Off the Shelf: Summertime and the livin’ is… for reading

Now that the days are longer and getting hotter, it might be a good time to sit back with a good book.

Every year the five MacAllister siblings went to camp together because their parents owned and ran the camp. Now decades later, mostly estranged from each other, they are all returning to the scene of the crime to listen to the reading of their parent’s will. What crime? Twenty years earlier, Margaux’s best friend Amanda was found bludgeoned. Margaux’s brother Ryan, always protesting his innocence, had invariably been a suspect in the unsolved case. But in truth, they had all been there that night: Margaux, Ryan, Mary, even Kate and Liddie, the twins, who always seemed to turn up where they shouldn’t be. After years of keeping secrets will they finally realize that one of them could actually be a killer? This story takes off like a shot and the short chapters facilitate the reader’s race to the end. Plenty of characters, alibis, and lies make “I’ll Never Tell” by Catherine McKenzie the perfect summer read.

“A Splinter in the Blood” by Ashley Dyer opens with Ruth, gun in hand, staring at her partner, dead in a chair as she frantically starts to pick up all of their files, charts, and notes before wiping down his flat. Then, in a final moment of regret she bends over, looks straight into Carver’s face and wonders: did he just blink? That’s how you meet Ruth Lake and Greg Carver, partners working on an ongoing serial killer case, leaving you wondering did Ruth happen to find Carver–or did she just shoot him–before you are plunged into the chase for a devious murderer loose in England. From the moment I started reading I knew I was in good hands, I loved these two detectives and there were plenty of unsavory characters to choose from while trying to guess who the killer was.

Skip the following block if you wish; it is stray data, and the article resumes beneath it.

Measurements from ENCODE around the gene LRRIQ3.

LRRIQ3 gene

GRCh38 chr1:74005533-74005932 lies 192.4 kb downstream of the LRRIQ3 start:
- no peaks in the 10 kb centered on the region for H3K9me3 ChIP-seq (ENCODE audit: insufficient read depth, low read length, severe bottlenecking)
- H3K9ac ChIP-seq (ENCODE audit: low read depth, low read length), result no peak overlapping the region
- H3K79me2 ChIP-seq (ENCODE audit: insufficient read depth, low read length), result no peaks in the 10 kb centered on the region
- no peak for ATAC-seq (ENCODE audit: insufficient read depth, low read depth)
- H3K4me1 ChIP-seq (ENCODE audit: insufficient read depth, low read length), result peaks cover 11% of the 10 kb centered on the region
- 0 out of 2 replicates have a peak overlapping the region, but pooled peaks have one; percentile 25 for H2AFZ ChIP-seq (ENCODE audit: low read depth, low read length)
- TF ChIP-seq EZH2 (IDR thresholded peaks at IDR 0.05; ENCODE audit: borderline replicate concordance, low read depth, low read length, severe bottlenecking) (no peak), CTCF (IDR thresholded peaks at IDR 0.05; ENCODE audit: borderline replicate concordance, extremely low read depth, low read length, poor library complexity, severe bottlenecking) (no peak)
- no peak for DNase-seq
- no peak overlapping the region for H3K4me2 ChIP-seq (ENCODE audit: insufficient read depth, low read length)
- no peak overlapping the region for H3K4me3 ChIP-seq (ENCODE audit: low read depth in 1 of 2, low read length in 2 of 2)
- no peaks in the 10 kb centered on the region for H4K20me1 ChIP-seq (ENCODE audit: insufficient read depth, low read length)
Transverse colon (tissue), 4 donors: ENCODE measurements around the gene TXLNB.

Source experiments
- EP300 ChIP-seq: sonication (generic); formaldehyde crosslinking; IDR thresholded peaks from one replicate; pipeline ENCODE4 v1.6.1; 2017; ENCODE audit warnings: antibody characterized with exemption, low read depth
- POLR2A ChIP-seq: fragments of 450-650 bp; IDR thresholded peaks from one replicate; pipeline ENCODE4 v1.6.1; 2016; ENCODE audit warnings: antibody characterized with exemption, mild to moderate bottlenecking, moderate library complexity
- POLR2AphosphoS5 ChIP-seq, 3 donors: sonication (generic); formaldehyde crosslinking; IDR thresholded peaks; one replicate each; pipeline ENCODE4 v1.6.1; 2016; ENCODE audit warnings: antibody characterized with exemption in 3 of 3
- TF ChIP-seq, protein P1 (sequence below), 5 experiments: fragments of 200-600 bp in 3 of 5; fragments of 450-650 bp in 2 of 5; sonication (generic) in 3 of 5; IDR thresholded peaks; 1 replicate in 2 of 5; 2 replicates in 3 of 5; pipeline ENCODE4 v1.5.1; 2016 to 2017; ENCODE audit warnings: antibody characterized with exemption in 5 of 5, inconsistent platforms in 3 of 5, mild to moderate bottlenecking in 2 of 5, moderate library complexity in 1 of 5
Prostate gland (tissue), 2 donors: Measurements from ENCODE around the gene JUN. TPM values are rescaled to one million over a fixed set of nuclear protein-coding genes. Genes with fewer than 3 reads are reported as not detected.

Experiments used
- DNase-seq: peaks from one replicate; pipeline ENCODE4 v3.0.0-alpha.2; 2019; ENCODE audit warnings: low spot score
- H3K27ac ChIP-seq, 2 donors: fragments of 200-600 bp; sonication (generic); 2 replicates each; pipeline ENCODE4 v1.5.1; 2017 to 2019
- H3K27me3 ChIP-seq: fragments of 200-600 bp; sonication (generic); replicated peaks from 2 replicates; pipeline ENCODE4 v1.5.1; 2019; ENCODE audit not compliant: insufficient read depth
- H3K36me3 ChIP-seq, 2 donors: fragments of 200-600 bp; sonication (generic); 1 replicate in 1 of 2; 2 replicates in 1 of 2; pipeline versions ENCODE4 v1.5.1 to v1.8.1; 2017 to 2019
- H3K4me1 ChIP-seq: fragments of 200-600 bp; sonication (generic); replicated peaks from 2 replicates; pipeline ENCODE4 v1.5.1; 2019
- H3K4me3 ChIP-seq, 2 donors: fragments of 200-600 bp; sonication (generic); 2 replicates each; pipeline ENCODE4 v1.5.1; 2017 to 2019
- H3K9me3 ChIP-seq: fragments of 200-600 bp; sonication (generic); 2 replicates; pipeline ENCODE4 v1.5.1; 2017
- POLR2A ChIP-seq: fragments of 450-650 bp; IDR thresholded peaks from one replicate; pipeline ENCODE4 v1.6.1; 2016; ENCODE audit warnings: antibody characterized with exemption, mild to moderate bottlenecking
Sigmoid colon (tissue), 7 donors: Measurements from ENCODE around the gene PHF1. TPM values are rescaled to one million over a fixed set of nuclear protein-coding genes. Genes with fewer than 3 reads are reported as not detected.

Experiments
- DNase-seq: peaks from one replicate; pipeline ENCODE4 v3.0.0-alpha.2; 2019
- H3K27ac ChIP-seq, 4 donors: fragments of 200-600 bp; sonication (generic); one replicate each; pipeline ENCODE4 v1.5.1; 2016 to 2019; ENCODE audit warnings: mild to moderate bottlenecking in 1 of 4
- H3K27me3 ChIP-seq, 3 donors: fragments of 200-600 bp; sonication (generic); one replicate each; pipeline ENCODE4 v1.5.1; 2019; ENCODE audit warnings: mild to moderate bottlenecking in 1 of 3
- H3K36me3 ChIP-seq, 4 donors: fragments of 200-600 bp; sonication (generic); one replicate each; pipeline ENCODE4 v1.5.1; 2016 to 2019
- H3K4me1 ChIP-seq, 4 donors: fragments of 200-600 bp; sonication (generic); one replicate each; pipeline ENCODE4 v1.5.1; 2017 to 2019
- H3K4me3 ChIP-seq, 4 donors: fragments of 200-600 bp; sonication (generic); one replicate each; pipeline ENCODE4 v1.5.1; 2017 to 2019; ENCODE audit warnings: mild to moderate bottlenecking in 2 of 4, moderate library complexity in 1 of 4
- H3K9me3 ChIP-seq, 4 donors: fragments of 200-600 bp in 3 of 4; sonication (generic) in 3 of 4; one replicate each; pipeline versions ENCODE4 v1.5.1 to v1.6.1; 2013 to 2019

I might be dating myself with this reference but if you were a fan of “Rosemary’s Baby,” Riley Sager’s newest thriller “Lock Every Door” might be up your alley. Having lost her job and her boyfriend, Jules is in need of a place to live, so when she sees an ad to apartment sit in one of the most exclusive, posh, and mysterious buildings in Manhattan (complete with gargoyles!) she jumps at the chance for an interview at the Bartholomew. The apartment and pay are incredible even if the rules she has to follow are strict (don’t talk to residents, no visitors) and the questions she has to answer are weird (are you unattached, any next of kin?) so it seems like luck is finally going her way. Except for the noises at night and the screams and the questions about past apartment sitters. Fast paced and unexpected, you might want to lock every door until you are done with this one, and then maybe sleep with a light on.

Switching gears after all those thrillers, let’s talk picture books. Hank lives alone in the desert and that’s the way he likes it. He spends his days sitting. He looks out the window. Interruptions make him grumpy. And he is totally okay with isolation until someone walking by suggests that maybe he needs a hug. But Hank is a cactus. Who would be willing to risk that? “Nobody Hugs a Cactus” by Carter Goodrich is so fun to read, and the pictures are wonderful. I didn’t realize cactuses (cacti) could have so many expressions. Goodrich takes a prickly story and fills it with warmth.

So many good books are coming out this summer. What are you waiting for? Come in and check something out.


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